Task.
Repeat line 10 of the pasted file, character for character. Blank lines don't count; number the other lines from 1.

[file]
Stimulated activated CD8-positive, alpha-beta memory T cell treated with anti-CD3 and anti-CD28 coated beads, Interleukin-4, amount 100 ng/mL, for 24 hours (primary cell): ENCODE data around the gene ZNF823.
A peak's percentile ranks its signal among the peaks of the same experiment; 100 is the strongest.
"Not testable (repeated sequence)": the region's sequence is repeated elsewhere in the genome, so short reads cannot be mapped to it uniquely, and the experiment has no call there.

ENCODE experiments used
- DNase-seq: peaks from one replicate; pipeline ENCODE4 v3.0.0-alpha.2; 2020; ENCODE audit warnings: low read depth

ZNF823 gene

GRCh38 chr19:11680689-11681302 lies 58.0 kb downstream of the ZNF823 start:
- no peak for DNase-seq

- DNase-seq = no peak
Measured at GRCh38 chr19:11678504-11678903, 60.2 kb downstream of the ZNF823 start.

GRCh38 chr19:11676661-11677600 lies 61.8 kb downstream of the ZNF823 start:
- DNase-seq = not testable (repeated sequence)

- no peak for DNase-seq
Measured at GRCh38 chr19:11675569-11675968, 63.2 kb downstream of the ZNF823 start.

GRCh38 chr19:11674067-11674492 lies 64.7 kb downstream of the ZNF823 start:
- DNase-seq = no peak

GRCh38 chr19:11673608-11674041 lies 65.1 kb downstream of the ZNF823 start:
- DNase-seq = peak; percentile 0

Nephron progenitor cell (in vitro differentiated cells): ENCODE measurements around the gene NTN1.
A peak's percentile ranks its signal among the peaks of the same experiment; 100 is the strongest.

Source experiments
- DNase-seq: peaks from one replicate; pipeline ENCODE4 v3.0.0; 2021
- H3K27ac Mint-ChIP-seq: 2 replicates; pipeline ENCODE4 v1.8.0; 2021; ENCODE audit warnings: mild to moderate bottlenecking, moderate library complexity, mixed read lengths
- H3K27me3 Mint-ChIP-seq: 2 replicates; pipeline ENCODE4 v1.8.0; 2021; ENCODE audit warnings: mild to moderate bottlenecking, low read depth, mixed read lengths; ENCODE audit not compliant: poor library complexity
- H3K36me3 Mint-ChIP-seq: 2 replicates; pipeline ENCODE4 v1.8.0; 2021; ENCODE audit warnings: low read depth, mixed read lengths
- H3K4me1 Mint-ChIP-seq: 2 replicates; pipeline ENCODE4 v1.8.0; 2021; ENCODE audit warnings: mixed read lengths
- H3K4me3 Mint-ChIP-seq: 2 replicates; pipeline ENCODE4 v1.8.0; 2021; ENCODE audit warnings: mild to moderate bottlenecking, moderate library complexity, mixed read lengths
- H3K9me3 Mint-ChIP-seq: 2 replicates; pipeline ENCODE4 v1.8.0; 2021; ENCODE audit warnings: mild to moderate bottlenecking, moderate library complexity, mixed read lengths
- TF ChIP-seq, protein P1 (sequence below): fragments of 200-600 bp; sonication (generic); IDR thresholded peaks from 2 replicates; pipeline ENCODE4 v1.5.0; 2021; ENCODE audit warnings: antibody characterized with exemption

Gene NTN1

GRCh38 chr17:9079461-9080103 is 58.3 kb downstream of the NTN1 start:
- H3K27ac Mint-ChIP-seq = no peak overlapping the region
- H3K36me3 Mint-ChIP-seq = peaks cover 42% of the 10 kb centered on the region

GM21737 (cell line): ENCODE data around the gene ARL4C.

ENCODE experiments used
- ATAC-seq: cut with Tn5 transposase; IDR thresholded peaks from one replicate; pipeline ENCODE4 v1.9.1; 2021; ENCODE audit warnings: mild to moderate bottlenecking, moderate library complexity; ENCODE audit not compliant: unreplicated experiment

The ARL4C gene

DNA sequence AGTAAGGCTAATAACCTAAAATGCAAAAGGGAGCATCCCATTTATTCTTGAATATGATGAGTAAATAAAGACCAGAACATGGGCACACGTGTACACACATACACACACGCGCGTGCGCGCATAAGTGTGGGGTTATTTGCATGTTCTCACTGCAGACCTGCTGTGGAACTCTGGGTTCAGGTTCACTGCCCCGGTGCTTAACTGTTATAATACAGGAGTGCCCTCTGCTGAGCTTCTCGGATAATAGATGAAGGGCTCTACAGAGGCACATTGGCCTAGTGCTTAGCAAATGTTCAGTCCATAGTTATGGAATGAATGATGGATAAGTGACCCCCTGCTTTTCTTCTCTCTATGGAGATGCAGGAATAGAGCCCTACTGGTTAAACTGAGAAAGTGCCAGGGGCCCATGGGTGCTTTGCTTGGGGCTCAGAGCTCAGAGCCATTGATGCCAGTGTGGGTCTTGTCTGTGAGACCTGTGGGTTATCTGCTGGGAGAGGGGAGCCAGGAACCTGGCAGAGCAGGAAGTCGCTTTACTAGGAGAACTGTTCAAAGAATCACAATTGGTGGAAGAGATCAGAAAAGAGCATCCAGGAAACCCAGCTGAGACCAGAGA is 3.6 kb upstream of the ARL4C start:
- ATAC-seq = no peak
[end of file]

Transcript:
Measured at GRCh38 chr19:11678504-11678903, 60.2 kb downstream of the ZNF823 start.